Two cases that raise questions about community service staff and health and safety rules

You take your life in your hands, when you put it in other people’s hands.

For the most part, you will get good care.

But not always, as two recent cases demonstrate.

Alf has been reading that –

* A community services worker will be taken to the Human Rights Tribunal after leaving a severely disabled man strapped alone in a hot van for 45 minutes.

* And, in Britain, a paramedic allegedly refused to carry a dying schoolgirl to an ambulance for ‘health and safety’ reasons.

First, the local story.

In a decision released today, deputy Health and Disability Commissioner Tania Thomas said the community services worker showed “flagrant disregard and a lack of respect” for a vulnerable person.

The case dates back a bit, suggesting it takes time to investigate these things.

Or maybe the commissioner has a huge workload and is a tad short in the resources department.

Whatever the reason, Thomas said police were called to check on the wheelchair-bound man in August 2009, after neighbours noticed he was alone and distressed, strapped in a van in a driveway.

A neighbour told the commission she could see the man “rocking backwards and forwards” from her window.

When police checked the man, who was physically and intellectually impaired and relied on facial expressions and head and arm gestures to communicate, the said the van was “warm and stuffy”.

The police officer said the man was squirming and uncomfortable and had wet himself.

According to Thomas’s account of what happened, neighbours had seen similar happenings on several occasions, including earlier the same day for more than two hours.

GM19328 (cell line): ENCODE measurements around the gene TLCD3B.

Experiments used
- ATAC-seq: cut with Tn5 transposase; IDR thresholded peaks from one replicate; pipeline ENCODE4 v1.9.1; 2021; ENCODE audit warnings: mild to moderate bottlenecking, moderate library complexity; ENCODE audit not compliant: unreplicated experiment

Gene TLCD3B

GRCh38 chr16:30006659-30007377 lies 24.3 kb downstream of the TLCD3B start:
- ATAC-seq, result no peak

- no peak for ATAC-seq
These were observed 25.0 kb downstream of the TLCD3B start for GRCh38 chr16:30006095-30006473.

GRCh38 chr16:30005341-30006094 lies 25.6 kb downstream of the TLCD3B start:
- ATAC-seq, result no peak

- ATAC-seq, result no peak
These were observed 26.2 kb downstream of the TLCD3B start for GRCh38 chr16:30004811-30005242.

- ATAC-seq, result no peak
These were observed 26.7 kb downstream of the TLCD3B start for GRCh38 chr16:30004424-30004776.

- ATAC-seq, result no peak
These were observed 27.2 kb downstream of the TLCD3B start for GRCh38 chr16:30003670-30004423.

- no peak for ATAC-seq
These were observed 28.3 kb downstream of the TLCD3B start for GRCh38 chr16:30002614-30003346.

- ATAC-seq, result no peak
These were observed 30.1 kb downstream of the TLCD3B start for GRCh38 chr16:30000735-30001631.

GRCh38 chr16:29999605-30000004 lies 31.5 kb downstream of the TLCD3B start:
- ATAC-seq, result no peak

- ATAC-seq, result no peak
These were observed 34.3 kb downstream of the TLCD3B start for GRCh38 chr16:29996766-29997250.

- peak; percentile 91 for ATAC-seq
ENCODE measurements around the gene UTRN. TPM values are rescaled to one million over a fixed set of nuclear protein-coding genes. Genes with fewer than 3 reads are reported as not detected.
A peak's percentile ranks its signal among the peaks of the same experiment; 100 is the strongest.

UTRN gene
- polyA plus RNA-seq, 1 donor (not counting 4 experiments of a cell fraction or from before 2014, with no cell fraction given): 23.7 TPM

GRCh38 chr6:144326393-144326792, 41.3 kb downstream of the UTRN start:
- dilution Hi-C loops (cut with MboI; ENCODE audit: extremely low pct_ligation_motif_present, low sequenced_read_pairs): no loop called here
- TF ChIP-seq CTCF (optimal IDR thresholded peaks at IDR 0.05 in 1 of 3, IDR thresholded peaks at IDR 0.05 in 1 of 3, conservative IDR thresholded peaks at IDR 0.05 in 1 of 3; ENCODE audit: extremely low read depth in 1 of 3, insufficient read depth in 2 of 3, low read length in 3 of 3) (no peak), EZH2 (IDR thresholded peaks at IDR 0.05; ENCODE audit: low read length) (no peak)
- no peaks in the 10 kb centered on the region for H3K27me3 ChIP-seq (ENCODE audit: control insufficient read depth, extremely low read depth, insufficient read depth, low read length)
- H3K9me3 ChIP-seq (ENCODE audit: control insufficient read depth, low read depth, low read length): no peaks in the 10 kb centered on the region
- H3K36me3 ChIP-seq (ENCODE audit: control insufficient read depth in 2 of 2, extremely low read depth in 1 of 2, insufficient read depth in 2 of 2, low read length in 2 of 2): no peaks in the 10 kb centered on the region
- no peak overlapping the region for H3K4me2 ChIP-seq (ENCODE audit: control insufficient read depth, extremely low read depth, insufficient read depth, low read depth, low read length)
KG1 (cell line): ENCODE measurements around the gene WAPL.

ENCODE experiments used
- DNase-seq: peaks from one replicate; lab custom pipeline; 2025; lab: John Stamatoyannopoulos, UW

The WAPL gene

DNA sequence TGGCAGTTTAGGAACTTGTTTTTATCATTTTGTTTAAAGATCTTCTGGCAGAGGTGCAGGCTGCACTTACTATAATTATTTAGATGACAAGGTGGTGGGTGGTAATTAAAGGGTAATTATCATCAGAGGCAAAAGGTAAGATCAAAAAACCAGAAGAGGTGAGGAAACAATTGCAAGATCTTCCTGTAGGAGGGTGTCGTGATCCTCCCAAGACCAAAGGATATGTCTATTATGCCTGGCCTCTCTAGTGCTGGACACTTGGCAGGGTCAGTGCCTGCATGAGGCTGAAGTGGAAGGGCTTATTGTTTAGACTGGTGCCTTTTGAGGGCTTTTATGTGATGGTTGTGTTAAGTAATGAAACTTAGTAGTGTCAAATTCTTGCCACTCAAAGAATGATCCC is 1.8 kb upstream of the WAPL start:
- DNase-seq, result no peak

In her decision, Thomas said the worker’s explanations indicated dishonesty and lack of integrity.

“I am completely unimpressed with this community service worker’s flagrant disregard of this man’s wellbeing,” she said.

The worker was dismissed without notice for breaching several Health and Disability Services Standards.

Well and good, Alf reckons.

There’s more to come: she now faces further disciplinary proceedings in the Human Rights Review Tribunal.

News comes from the other side of the world of a paramedic who refused to carry a dying schoolgirl to an ambulance.

Health and safety reasons were the considerations that stopped her, according to her defence counsel.

Cassandra Lynn allegedly said she was worried about her back during the ‘chaotic’ attempt to save 14-year-old Shannon Powell.

The girl had collapsed in the mud and was foaming at the mouth in a violent fit during a cross-country race in North-West London.

First-aiders were so exasperated by Miss Lynn and her colleague from the London Ambulance Service they took matters into their own hands and carried Shannon themselves using a first aid trolley.

Witnesses claim that Lynn had told bystanders that she could not lift the girl as she was worried that she would fall down and injure her own back.

Shannon, just three weeks from her 15th birthday, died on the way to the ambulance.

A post-mortem examination found she had a rare undiagnosed heart disorder linked to Sudden Death Syndrome in young people.

This is not the first time vital minutes have been lost as emergency teams dithered in Britain due to health and safety red tape.

A catalogue of blunders was outlined at the inquest into Shannon’s death, leading to further questions aimed at authorities.

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